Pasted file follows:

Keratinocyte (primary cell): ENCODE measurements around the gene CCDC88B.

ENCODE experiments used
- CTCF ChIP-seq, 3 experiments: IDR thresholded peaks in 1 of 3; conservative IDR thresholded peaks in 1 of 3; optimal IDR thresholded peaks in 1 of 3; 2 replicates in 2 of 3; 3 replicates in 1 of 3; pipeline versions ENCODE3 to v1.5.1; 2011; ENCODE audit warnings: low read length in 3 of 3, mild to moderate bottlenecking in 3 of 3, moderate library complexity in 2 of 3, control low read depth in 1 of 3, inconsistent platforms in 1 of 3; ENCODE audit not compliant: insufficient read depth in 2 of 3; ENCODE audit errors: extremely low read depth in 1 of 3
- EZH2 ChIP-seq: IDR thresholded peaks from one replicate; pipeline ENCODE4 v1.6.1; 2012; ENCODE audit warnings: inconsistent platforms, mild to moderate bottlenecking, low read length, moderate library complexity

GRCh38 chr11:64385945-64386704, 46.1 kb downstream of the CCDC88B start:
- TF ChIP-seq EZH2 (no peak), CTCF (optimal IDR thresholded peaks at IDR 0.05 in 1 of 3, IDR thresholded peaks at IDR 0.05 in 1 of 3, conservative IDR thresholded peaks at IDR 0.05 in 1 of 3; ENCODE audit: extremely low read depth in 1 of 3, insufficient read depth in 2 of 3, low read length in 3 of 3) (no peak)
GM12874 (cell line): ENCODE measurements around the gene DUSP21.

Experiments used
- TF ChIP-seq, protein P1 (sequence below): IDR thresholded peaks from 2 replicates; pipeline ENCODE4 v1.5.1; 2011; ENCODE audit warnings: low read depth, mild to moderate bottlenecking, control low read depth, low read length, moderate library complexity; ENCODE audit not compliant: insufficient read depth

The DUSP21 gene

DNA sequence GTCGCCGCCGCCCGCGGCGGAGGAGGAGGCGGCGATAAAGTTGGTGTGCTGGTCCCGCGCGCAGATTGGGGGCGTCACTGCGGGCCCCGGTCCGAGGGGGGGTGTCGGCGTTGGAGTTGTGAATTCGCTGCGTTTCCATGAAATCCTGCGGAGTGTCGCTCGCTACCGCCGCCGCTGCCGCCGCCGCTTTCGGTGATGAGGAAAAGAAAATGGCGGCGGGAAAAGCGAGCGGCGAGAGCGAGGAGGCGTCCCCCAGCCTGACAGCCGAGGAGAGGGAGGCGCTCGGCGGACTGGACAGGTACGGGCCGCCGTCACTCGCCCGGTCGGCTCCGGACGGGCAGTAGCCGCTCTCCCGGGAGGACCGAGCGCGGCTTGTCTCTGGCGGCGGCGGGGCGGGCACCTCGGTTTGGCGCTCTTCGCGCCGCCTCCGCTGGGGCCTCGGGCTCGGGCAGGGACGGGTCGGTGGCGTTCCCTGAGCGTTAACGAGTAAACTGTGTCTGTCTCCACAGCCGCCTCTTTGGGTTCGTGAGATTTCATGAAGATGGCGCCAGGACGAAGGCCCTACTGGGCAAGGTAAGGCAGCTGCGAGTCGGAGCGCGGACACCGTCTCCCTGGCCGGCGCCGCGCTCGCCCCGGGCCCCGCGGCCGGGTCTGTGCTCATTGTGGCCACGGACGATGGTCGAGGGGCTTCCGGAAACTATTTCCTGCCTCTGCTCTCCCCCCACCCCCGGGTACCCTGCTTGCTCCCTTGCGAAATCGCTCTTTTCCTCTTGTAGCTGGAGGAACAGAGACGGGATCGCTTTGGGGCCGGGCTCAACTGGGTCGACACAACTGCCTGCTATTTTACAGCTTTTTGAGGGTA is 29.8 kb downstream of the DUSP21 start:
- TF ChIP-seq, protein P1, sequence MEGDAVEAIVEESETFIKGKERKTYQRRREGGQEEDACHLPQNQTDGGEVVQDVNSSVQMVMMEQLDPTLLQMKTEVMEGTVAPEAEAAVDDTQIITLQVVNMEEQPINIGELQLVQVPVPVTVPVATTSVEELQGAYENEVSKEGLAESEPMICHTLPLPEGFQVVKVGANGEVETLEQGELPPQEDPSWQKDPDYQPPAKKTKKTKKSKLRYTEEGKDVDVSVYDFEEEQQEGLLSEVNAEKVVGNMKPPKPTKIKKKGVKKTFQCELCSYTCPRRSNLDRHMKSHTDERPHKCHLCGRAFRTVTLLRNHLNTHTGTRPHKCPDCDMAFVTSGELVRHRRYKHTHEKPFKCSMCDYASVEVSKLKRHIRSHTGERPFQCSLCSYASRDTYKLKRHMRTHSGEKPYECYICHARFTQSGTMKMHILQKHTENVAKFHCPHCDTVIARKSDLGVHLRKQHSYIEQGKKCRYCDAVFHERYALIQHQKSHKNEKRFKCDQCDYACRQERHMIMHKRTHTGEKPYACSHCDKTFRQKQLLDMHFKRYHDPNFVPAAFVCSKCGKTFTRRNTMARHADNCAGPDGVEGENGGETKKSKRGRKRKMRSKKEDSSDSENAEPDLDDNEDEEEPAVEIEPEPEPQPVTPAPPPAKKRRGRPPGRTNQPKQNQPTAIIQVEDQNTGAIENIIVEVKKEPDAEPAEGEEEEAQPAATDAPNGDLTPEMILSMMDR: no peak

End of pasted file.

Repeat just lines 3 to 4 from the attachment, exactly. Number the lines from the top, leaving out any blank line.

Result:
- CTCF ChIP-seq, 3 experiments: IDR thresholded peaks in 1 of 3; conservative IDR thresholded peaks in 1 of 3; optimal IDR thresholded peaks in 1 of 3; 2 replicates in 2 of 3; 3 replicates in 1 of 3; pipeline versions ENCODE3 to v1.5.1; 2011; ENCODE audit warnings: low read length in 3 of 3, mild to moderate bottlenecking in 3 of 3, moderate library complexity in 2 of 3, control low read depth in 1 of 3, inconsistent platforms in 1 of 3; ENCODE audit not compliant: insufficient read depth in 2 of 3; ENCODE audit errors: extremely low read depth in 1 of 3
- EZH2 ChIP-seq: IDR thresholded peaks from one replicate; pipeline ENCODE4 v1.6.1; 2012; ENCODE audit warnings: inconsistent platforms, mild to moderate bottlenecking, low read length, moderate library complexity